There is no effective cure for retinal dystrophies, however, ongoing clinical trials applying gene-replacement therapy approaches for several forms of retinal dystrophies have raised new hopes. Since these approaches require the identification of the causative pathogenic variations, the molecular diagnosis is an essential prerequisite [1].

Genetic testing, and consequently the molecular diagnosis, allows for more precise genetic counselling due to the fact that it helps to better define the pattern of inheritance in the family. Molecular diagnosis is important to establish a complete and efficient characterization of the patients, allowing each patient to receive a more specific prognosis, and this goes for their families as well. Patients with a conclusive molecular diagnosis may benefit from appropriate genetic counseling, and can be included in studies for therapies for specific genes or specific pathogenic variations.

Conclusion

This study demonstrates that next generation sequencing offers an effective method for the molecular diagnosis of Retinitis Pigmentosa. Nine (56%) Brazilian patients had their molecular diagnosis established. These results highlight the importance of a molecular diagnosis as an integral part of the clinical diagnostic process. It provides a more accurate clinical diagnosis and allows for efficient genetic counseling, family planning, and future gene-targeted treatment.

Declarations

Authors’ contributions

MVS was a major contributor in project development, mainly in data collection. CW was a major contributor in writing the manuscript, mainly in the English revision. JC was a major contributor in project development of the manuscript, especially in the teachings of the next generation sequencing technology and interpretation of results. JMFS was a major contributor in project development and writing the manuscript, especially guiding me through the whole process. All authors read and approved the final manuscript.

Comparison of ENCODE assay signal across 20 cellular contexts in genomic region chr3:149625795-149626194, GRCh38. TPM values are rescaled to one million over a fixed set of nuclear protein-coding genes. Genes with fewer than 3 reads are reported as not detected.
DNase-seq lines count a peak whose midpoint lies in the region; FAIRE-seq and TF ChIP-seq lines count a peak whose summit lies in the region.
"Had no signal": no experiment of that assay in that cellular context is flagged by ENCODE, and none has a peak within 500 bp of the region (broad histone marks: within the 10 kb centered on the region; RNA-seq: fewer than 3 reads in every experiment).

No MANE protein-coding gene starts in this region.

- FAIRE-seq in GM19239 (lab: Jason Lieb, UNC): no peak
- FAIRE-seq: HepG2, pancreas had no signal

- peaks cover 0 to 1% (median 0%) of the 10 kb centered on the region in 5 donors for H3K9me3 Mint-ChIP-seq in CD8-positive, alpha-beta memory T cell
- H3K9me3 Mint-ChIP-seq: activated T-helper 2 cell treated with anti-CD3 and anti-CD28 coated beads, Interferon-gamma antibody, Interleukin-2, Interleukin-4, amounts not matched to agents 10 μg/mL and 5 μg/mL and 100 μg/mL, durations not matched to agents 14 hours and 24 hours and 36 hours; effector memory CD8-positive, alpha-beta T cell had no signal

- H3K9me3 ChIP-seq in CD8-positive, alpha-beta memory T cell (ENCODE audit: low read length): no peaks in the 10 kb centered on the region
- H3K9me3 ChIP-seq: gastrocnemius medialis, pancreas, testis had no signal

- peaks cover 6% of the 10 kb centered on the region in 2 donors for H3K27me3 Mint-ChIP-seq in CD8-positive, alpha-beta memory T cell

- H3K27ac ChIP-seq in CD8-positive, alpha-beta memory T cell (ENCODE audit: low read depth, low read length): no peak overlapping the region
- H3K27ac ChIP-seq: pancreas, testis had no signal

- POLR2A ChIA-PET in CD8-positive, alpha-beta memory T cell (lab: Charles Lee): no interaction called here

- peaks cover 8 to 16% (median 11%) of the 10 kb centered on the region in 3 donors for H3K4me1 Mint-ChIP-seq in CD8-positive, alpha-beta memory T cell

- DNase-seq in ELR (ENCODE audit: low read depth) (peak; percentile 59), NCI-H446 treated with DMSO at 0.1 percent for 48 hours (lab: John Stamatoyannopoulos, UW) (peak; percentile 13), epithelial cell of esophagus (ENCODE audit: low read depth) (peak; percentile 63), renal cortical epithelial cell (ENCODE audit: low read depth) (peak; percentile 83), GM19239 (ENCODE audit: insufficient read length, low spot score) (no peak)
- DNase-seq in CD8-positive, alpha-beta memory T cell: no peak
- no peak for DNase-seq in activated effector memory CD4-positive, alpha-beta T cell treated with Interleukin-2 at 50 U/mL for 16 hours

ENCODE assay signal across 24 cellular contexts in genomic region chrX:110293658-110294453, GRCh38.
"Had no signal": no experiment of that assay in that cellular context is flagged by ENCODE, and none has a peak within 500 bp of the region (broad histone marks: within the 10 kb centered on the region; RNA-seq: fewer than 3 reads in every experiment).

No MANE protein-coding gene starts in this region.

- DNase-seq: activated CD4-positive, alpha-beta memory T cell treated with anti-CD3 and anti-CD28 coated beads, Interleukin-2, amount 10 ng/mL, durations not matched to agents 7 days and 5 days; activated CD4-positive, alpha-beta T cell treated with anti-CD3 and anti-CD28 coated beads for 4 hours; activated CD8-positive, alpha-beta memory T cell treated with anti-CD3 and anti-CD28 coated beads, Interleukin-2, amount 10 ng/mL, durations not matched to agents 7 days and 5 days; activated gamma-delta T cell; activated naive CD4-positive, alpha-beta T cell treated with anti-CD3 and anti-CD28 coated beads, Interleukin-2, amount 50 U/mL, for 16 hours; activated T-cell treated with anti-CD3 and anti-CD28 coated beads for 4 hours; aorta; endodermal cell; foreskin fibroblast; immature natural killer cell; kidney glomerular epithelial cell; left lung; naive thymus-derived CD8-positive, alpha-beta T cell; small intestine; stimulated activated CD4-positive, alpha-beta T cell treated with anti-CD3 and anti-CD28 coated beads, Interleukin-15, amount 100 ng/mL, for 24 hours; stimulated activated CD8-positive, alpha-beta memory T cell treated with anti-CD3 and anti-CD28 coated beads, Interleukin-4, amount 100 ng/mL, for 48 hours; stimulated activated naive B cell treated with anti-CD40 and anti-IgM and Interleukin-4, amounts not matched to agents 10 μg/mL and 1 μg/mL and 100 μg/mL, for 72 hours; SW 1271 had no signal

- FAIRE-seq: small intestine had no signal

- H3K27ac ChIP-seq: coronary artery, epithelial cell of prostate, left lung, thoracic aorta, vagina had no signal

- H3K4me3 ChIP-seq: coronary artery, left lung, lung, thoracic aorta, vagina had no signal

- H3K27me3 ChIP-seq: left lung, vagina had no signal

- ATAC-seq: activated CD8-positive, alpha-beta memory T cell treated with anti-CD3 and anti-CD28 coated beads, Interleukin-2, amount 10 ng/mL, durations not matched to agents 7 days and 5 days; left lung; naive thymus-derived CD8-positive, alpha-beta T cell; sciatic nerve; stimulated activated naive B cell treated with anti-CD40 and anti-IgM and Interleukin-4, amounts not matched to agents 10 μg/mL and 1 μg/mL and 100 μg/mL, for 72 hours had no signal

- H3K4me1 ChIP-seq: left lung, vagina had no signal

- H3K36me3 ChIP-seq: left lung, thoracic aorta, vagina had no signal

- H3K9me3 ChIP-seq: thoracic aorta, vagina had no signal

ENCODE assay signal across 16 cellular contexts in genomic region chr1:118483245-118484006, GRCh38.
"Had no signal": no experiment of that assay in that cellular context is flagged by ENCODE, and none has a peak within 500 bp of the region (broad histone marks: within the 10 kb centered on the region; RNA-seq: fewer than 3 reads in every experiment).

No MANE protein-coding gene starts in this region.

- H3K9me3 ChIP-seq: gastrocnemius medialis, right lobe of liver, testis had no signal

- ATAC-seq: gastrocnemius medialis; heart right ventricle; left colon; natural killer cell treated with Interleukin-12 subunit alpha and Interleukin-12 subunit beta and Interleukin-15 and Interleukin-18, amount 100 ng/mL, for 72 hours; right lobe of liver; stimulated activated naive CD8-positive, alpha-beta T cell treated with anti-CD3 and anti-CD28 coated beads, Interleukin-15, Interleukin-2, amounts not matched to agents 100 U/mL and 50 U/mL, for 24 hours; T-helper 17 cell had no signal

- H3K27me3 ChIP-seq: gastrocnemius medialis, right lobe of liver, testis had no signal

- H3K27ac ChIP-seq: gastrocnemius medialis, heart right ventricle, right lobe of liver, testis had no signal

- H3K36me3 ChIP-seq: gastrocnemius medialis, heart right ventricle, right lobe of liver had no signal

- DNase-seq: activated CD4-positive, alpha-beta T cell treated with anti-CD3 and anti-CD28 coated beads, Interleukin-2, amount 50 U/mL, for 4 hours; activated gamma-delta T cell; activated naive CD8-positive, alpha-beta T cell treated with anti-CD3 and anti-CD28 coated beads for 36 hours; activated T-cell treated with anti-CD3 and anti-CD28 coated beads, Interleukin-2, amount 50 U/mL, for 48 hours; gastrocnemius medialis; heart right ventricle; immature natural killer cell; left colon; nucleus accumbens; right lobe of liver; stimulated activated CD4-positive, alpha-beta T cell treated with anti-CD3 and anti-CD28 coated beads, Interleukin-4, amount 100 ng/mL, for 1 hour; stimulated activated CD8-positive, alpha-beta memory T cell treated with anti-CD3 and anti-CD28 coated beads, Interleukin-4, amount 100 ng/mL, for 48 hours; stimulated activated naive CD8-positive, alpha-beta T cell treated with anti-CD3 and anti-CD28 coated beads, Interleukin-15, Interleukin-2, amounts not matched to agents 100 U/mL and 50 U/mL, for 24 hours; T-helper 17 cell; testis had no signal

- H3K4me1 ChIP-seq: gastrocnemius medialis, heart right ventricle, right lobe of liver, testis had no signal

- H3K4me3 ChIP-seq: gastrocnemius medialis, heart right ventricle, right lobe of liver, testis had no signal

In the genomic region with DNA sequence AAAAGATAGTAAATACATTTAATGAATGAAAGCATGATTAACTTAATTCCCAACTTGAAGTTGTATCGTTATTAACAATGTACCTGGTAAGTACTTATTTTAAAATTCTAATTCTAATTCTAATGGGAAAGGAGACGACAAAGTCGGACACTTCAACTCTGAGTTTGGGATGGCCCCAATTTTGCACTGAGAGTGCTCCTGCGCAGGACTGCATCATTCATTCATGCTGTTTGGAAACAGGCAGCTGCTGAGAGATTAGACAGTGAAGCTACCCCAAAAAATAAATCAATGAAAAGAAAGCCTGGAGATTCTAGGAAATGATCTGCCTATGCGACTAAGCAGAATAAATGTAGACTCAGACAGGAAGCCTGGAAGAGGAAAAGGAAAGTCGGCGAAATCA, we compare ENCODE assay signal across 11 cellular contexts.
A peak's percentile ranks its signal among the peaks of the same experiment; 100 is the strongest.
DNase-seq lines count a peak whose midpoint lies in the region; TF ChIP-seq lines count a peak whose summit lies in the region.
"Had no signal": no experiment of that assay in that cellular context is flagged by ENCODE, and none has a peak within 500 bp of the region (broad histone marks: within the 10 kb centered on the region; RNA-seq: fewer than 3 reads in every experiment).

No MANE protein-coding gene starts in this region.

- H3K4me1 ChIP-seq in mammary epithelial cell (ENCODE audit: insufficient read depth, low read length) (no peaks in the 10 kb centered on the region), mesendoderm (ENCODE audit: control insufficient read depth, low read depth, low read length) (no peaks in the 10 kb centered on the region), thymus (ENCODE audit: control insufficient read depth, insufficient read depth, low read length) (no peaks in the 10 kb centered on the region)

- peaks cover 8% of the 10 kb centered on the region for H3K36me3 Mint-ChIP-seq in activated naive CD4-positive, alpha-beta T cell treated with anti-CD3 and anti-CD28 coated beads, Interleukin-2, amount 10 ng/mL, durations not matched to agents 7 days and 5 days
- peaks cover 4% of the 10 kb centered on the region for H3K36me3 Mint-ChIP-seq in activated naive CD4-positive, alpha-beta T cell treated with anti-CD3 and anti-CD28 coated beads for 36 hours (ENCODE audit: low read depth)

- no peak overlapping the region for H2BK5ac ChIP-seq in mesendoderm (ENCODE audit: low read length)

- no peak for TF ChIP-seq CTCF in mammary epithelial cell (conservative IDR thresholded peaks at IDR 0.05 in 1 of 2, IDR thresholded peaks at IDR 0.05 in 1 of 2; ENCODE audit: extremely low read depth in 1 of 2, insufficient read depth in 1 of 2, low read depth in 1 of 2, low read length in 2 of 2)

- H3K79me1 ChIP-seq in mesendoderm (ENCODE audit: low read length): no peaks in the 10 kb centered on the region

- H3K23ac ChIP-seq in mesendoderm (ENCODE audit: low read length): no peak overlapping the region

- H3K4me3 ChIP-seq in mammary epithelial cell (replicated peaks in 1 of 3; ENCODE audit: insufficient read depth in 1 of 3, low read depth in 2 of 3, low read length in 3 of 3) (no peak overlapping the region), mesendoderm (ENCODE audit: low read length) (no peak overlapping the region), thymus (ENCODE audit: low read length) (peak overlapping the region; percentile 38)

Acknowledgements

We thank all the patients for their participation in this study. The development of this project was supported by Higher Education Personnel Improvement Coordination (Coordenação de Aperfeiçoamento de Pessoal de Nível Superior/CAPES) and we are very grateful for the support.

Competing interests

The authors declare that they have no competing interests.

Availability of data and materials

All data generated or analyzed during this study are included in this published article [and its Additional file 1].

Consent for publication

In this study, no photos or videos of any of the patients were used. Even under such conditions, I declare that after explaining the nature of this study, written informed consent was obtained from all patients.

Ethics statement

The study “Gene Panel Sequencing in Brazilian Patients with Retinitis Pigmentosa” was approved by the Ethics Committee of the Federal University of São Paulo (No. UNIFESP: CAAE: 00770612.2.0000.5505). After explaining the nature of this study, written informed consent was obtained from all patients.

Funding

This scientific project was supported by Higher Education Personnel Improvement Coordination (Coordenação de Aperfeiçoamento de Pessoal de Nível Superior/CAPES) and we are very grateful for the support.

Publisher’s Note

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Authors’ Affiliations

(1)
Department of Ophthalmology and Visual Sciences, Federal University of São Paulo (UNIFESP)
(2)
Casey Eye Institute Molecular Diagnostic Laboratory, Oregon Health and Science University (OHSU)